Log24

Saturday, September 2, 2017

A Touchstone

Filed under: General,Geometry — Tags: , — m759 @ 10:16 PM

From a paper by June Barrow-Green and Jeremy Gray on the history of geometry at Cambridge, 1863-1940

This post was suggested by the names* (if not the very abstruse
concepts ) in the Aug. 20, 2013, preprint "A Panoramic Overview
of Inter-universal Teichmuller Theory
," by S. Mochizuki.

* Specifically, Jacobi  and Kummer  (along with theta functions).
I do not know of any direct  connection between these names'
relevance to the writings of Mochizuki and their relevance
(via Hudson, 1905) to my own much more elementary studies of
the geometry of the 4×4 square.

Tuesday, May 3, 2011

Phantasmagorical Touchstone

Filed under: General — Tags: — m759 @ 10:31 PM

"Ira Cohen made phantasmagorical films that became cult classics….

In certain artistic and literary circles, Mr. Cohen was a touchstone"

— Douglas Martin in the online New York Times  on May 1, 2011

http://www.log24.com/log/pix11A/110503-BorrowedTimePoet.jpg

The rest  of the picture—

http://www.log24.com/log/pix11A/110503-DiamondHead-BorrowedTime.jpg

"Borrowed Time," a 1982 album by Diamond Head

It is said that the touchstone died at 76 on April 25 (Easter Monday).

See that date in this journal. See also Phantasmagoria.

http://www.log24.com/log/pix11A/110503-April25Diamond.jpg

The above-mentioned Easter post

http://www.log24.com/log/pix11A/110503-EasterDiamond.jpg

Friday, August 31, 2018

Perception of Number

Filed under: General,Geometry — Tags: — m759 @ 8:31 PM

Review of yesterday's post Perception of Space

From Harry Potter and the Philosopher's Stone  (1997),
republished as "… and the Sorcerer's Stone ," Kindle edition:

http://www.log24.com/log/pix18/180830-Harry_Potter_Phil_Stone-wand-movements-quote.jpg

In a print edition from Bloomsbury (2004), and perhaps in the
earliest editions, the above word "movements" is the first word
on page 168:

http://www.log24.com/log/pix18/180830-Harry_Potter-Phil_Stone-Bloomsbury-2004-p168.jpg

Click the above ellipse for some Log24 posts on the eightfold cube,
the source of the 168 automorphisms ("movements") of the Fano plane.

"Refined interpretation requires that you know that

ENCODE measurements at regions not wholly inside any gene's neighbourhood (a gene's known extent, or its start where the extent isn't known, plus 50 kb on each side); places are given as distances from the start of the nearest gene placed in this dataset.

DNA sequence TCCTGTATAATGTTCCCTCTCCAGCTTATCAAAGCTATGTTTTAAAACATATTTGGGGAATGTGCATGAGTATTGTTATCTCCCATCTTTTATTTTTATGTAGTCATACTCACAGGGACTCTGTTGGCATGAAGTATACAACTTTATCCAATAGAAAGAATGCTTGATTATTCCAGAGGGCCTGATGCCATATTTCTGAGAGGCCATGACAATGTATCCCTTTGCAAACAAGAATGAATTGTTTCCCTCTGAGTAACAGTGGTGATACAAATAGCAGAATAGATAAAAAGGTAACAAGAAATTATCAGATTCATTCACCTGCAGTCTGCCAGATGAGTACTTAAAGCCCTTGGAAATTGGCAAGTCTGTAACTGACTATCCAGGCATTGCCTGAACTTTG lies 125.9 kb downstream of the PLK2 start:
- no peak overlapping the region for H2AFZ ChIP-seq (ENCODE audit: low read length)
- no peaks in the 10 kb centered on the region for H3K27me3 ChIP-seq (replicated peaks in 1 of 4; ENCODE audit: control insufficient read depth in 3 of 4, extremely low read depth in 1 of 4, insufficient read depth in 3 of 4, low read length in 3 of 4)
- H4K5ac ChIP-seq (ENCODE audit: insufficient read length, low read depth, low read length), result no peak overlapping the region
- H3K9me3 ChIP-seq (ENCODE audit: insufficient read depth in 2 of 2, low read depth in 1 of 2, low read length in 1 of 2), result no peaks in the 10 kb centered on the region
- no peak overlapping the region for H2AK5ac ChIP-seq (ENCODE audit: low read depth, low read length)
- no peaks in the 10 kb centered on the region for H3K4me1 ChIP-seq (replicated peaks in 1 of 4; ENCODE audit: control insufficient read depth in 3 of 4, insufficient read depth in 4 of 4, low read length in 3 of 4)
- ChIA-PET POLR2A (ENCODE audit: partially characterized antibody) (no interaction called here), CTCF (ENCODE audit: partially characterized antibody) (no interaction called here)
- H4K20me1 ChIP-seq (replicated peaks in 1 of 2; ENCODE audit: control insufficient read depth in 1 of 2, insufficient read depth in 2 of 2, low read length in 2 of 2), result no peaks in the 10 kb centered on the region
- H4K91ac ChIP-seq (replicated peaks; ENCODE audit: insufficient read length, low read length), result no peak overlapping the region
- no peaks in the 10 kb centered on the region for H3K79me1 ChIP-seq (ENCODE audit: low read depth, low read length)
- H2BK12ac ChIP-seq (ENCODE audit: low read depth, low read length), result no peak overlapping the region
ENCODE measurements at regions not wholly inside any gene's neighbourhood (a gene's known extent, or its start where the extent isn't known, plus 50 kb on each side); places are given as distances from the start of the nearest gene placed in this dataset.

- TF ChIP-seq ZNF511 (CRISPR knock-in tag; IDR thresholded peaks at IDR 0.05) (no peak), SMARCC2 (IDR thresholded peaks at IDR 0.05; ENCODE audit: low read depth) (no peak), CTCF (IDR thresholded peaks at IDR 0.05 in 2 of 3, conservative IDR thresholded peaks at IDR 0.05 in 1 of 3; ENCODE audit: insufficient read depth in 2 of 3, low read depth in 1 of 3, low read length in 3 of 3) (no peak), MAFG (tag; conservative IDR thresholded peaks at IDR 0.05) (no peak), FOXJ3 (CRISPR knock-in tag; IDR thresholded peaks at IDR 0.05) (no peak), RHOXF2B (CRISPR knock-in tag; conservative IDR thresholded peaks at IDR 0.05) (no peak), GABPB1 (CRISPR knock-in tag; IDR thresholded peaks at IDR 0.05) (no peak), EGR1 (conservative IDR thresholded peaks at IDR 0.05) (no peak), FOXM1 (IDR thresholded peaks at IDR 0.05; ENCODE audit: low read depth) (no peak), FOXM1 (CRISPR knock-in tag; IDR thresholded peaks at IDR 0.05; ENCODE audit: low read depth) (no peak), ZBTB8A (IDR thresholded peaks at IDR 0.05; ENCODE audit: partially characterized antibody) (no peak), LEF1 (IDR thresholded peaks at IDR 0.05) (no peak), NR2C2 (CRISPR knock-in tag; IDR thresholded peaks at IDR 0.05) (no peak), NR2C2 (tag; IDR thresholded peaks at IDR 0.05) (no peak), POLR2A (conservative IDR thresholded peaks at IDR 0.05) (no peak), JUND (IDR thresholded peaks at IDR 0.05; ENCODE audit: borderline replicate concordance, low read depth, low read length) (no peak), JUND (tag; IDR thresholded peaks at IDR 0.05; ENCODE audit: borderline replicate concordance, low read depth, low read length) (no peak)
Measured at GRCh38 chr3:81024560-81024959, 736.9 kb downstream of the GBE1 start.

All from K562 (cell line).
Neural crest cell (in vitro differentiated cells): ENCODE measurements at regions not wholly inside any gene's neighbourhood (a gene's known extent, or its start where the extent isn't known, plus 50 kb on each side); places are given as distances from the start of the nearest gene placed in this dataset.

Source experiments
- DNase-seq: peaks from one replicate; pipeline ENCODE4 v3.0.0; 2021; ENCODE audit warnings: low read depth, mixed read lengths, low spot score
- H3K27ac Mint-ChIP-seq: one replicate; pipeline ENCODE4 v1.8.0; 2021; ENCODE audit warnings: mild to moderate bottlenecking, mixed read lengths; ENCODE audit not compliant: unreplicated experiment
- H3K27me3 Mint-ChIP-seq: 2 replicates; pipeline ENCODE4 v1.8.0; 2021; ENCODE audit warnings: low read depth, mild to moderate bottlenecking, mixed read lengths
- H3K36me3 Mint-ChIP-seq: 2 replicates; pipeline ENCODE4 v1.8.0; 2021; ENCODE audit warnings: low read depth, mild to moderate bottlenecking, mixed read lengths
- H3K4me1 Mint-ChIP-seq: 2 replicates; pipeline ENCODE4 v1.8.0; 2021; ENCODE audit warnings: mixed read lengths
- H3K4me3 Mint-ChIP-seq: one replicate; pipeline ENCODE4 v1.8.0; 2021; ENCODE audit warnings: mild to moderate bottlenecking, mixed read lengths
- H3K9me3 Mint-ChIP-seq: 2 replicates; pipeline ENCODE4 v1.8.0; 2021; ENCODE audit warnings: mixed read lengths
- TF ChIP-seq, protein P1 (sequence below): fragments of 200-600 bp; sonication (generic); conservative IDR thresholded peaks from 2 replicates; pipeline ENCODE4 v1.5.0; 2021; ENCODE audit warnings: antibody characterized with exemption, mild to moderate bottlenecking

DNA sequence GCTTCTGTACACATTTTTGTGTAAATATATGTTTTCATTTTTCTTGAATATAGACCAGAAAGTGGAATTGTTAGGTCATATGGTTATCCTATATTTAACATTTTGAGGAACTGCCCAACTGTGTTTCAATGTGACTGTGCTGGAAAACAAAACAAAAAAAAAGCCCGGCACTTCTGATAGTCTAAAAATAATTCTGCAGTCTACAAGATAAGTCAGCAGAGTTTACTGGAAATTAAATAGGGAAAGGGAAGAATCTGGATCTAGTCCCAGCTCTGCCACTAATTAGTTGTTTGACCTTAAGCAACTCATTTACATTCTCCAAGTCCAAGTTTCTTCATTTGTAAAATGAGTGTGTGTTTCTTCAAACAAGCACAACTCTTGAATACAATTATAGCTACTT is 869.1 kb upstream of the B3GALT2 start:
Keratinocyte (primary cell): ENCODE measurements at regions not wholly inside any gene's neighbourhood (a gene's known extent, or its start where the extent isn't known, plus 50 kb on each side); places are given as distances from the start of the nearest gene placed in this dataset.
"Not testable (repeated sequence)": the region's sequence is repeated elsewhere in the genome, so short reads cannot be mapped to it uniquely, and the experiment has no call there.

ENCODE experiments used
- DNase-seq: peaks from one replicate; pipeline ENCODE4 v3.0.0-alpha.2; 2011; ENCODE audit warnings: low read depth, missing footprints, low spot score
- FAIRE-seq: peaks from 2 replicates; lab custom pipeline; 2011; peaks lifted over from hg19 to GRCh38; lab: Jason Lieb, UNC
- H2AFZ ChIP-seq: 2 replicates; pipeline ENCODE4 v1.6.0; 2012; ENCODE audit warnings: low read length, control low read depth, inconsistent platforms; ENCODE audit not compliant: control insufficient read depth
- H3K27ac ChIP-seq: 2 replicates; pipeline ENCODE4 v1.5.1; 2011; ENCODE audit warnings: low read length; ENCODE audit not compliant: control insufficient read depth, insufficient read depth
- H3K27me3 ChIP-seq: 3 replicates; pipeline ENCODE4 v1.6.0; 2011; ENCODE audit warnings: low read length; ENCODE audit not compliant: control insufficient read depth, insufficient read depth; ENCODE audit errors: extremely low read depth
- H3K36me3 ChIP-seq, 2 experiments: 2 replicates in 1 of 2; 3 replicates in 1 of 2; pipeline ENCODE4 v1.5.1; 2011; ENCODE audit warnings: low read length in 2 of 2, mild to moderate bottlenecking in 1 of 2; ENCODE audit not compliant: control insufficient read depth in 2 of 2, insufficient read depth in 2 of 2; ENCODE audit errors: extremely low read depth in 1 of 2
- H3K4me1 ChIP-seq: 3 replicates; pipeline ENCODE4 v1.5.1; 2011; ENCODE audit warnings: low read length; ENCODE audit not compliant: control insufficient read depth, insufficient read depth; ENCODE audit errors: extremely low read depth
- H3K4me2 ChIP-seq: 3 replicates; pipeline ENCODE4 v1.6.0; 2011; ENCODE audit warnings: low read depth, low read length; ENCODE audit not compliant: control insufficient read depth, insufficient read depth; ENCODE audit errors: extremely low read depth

someone once said the offspring of reality and illusion
is only a staggering confusion."

— Poem, "The Game of Roles," by Mary Jo Bang

Related material on reality and illusion
an ad on the back cover of the current New Yorker

http://www.log24.com/log/pix18/180831-NYer-back-cover-ad-Lifespan_of_a_Fact.jpg

"Hey, the stars might lie, but the numbers never do." — Song lyric

Thursday, August 30, 2018

Perception* of Space

Filed under: General,Geometry — m759 @ 2:12 PM

http://www.log24.com/log/pix18/180830-Sandback-perception-of-space-500w.jpg

http://www.log24.com/log/pix18/180830-Harry_Potter_Phil_Stone-wand-movements-quote.jpg

http://www.log24.com/log/pix18/180830-Harry_Potter-Phil_Stone-Bloomsbury-2004-p168.jpg

* A footnote in memory of a dancer who reportedly died
  yesterday, August 29 —  See posts tagged Paradigm Shift.

"Birthday, death-day — what day is not both?" — John Updike

Sunday, April 17, 2016

The Thing and I

Filed under: General,Geometry — m759 @ 2:01 PM

The New York Times  philosophy column yesterday —

The Times's philosophy column "The Stone" is named after the legendary
"philosophers' stone." The column's name, and the title of its essay yesterday
"Is that even a thing?" suggest a review of the eightfold cube  as "The object
most closely resembling a 'philosophers' stone' that I know of" (Page 51 of
the current issue of a Norwegian art quarterly, KUNSTforum.as).

The eightfold cube

Definition of Epiphany

From James Joyce’s Stephen Hero , first published posthumously in 1944. The excerpt below is from a version edited by John J. Slocum and Herbert Cahoon (New York: New Directions Press, 1959).

Three Times:

… By an epiphany he meant a sudden spiritual manifestation, whether in the vulgarity of speech or of gesture or in a memorable phase of the mind itself. He believed that it was for the man of letters to record these epiphanies with extreme care, seeing that they themselves are the most delicate and evanescent of moments. He told Cranly that the clock of the Ballast Office was capable of an epiphany. Cranly questioned the inscrutable dial of the Ballast Office with his no less inscrutable countenance:

— Yes, said Stephen. I will pass it time after time, allude to it, refer to it, catch a glimpse of it. It is only an item in the catalogue of Dublin’s street furniture. Then all at once I see it and I know at once what it is: epiphany.

— What?

— Imagine my glimpses at that clock as the gropings of a spiritual eye which seeks to adjust its vision to an exact focus. The moment the focus is reached the object is epiphanised. It is just in this epiphany that I find the third, the supreme quality of beauty.

— Yes? said Cranly absently.